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ARS Home » Research » Publications at this Location » Publication #98720


item Bruton, Benny
item Popham, Thomas
item MILLER, M.

Submitted to: HortScience
Publication Type: Peer Reviewed Journal
Publication Acceptance Date: 12/10/1999
Publication Date: N/A
Citation: N/A

Interpretive Summary: Acremonium collapse is a newly described disease on muskmelon in Spain and is suspected of causing a similar disease in the upper San Joaquin and Sacramento Valleys of California. Intensive cultivation of cucurbit crops with inadequate rotation has resulted in an increase in both the number and severity of soilborne diseases involved in the vine decline complex and consequently has accounted for significant economic losses. Although Acremonium cucurbitacearum has been isolated from muskmelon and watermelon in the Rio Grande Valley of Texas, the disease is not considered to be a serious threat to Texas production at this time. Information was needed to determine if the fungus causing severe disease problems in Spain was different from the Texas isolates. Studies were also designed to determine the host range of a Texas and Spain isolate of Acremonium cucurbitacearum. Results demonstrated that the isolate from Spain was similar, if not identical, to the Texas isolate in virulence and host range. This strongl suggests that differences in disease severity between Spain and Texas is environmentally related. Watermelon and muskmelon were the most susceptible of the cucurbits tested. Some Cucurbita spp. demonstrated superior resistance to Acremonium cucurbitacearum. Consequently, these cucurbits should be evaluated as root stock for grafting muskmelon to control Acremonium collapse as well as other soilborne diseases.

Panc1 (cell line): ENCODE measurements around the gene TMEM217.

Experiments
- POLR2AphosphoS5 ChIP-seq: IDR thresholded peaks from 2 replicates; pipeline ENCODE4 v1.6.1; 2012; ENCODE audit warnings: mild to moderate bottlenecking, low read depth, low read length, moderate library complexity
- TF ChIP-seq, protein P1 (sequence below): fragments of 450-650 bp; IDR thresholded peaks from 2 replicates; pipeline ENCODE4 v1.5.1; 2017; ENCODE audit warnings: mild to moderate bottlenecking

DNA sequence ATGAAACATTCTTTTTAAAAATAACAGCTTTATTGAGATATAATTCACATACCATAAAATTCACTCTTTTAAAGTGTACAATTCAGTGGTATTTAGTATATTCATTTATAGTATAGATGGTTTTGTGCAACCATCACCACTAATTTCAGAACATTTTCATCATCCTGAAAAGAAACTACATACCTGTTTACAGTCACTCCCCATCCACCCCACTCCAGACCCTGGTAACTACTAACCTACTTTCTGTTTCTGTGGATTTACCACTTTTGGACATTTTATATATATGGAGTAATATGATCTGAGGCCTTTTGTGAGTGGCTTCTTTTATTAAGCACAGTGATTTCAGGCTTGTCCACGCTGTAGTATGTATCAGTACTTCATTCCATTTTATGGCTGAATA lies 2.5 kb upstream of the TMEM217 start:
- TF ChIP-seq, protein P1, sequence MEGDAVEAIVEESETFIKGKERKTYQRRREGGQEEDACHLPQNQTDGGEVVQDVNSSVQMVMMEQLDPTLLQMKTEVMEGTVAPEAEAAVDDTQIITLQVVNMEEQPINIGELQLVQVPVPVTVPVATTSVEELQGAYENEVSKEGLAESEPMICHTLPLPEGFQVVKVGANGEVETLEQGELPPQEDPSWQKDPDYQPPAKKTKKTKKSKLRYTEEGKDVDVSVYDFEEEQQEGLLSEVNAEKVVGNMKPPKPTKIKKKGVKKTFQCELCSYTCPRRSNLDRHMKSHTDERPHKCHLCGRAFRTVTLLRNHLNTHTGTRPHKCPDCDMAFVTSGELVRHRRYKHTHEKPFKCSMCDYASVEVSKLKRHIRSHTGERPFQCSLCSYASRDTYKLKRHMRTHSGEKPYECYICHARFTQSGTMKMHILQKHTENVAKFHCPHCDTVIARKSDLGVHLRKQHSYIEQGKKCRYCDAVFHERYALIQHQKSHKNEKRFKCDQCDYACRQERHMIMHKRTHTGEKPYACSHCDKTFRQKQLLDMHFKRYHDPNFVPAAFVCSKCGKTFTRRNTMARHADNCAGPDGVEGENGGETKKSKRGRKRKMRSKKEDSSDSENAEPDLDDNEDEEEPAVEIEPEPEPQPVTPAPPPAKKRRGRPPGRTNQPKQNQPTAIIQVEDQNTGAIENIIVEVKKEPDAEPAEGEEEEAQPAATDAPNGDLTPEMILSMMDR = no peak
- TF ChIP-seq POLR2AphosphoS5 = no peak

Technical Abstract: Thirty nine species within the Cucurbitaceae Family, representing five genera, were evaluated for disease reaction to a Texas and Spain isolate of Acremonium cucurbitacearum. Disease reaction within the Cucurbitaceae ranged from highly resistant to highly susceptible. Leaf area may be a more sensitive index of plant damage to A. cucurbitacearum than root dry weight. Only two cucurbits were identified as highly resistant: Citrullus lanatus var. citroides and Cucurbita foetidissima. Luffa aegytiaca, Cucurbita maxima, Lagenaria siceraria, and Cucurbita. moschata were moderately resistant. The most striking result was that 15 of 19 cucurbits receiving the highest Disease Severity Ranking were in the genus Cucumis and Citrullus. These studies demonstrate that Cucurbita spp. have superior resistance to A. cucurbitacearum and perhaps should be evaluated as root stock for control of this and other vine declines. The Texas isolate appears to be similar in host range and virulence to a Spain isolate of A. cucurbitacearum.